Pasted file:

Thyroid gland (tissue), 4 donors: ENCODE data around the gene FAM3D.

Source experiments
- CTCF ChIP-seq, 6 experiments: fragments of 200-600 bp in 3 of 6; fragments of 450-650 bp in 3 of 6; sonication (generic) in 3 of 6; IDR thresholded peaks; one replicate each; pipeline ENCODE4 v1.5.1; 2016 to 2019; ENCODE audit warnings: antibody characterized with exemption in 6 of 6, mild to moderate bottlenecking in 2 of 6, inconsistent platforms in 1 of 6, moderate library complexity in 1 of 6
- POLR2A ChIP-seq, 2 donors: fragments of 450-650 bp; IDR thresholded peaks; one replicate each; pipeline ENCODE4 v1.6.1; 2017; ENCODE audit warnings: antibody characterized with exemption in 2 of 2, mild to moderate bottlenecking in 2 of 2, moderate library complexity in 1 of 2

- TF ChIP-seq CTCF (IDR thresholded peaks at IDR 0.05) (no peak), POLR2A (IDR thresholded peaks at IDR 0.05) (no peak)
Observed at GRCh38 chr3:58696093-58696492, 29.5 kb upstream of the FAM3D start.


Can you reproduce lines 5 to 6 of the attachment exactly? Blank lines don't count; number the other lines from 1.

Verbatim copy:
- TF ChIP-seq CTCF (IDR thresholded peaks at IDR 0.05) (no peak), POLR2A (IDR thresholded peaks at IDR 0.05) (no peak)
Observed at GRCh38 chr3:58696093-58696492, 29.5 kb upstream of the FAM3D start.